New Delhi, April 8: A “little amnesia,” according to one of Indias foremost poets and short story writers, can help the contemporary shake off the shackles of the past and in the process poetry may turn out to be an important counterweight against the canonisation of myth as memory.
“The danger of myth becoming scripture and memory, as something to be remembered as having lived or occurred is something we must all be wary of. This sort of co-option — the darker side of memory — is linked to nostalgia. A little amnesia would benefit us all,” Keki N. Daruwalla said a lively discussion on the second day of the ongoing Vak: The Raza Biennale of Indian Poetry.
He linked the conflation of myth with historical and racial anger and distrust.
“The healing touch against simplification and rewriting of history would come with the realisation that memory is also an investigation, not something inscribed in stone. Unless we forget, we will be always slaves to the kind of historic memory and philosophy people are thrusting on us,” Daruwalla added.
The intellectual panel, titled “Poetry as Memory,” was held at Triveni Kala Sangam as part of the ongoing Vak: The Raza Biennale of Indian Poetry.
The three-day Biennale is being organised by the Raza Foundation — set up by the late master artist Sayed Haider Raza and helmed by eminent Hindi poet Ashok Vajpeyi, the Managing Trustee.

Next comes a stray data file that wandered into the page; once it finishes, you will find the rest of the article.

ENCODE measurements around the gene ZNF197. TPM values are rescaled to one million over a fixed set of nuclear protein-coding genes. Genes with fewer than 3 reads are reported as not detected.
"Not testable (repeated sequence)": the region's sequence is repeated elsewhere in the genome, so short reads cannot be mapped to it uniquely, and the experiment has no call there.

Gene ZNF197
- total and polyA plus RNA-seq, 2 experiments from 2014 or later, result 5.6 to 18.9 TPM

Setting the stage for the discussion, Vajpeyi said, “Today, all kinds of memories are being manufactured, erased, or suppressed. There is a kind of amnesia prevalent today. Poetry is a jar of memory, reminding and rehabilitating memory”.
Vajpeyi moderated the discussion, which saw impassioned rebuttal arguments from noted social scientist Shiv Visvanathan and celebrated Gujarati poet-playwright Sitanshu Yashaschandra.
Bringing his influential “cognitive justice” model to bear on the conversation, Visvanathan suggested that “myth was not false memory, but an alternate way of constructing science”.
While poets are brilliant when it comes to memory as biography and history, he argued, “they fail when standing up to theory of collective memory”.
“Before the gulag and concentration camps, poetry falters. It has not created a language, poetics, or great epic to transcend the pathos inherent to such constructs. Poetry hasn’t broken the myth of Stalin and the many smaller Stalins that have come after. It has failed to answer whether poetry is possible after the camp,” Visvanathan said.
Countering Daruwala on the problem of “forgetting,” he said: “While history that haunts us destroys memory, it was only memory that allowed one to see man as many — as sociological poets like Jorge Luis Borges and Octavio Paz do.”
The three-day poetry biennale is the first of its kind event in the country and will conclude on Sunday.
(Panelists at the discussion on ‘Poetry as Memory’: From Left to Right: Managing Trustee, The Raza Foundation, Ashok Vajpeyi, Gujarati Poet, Sitanshu Yashaschandra, Padma Shri, Keki N. Daruwalla and Social Scientist, Shiv Visvanathan)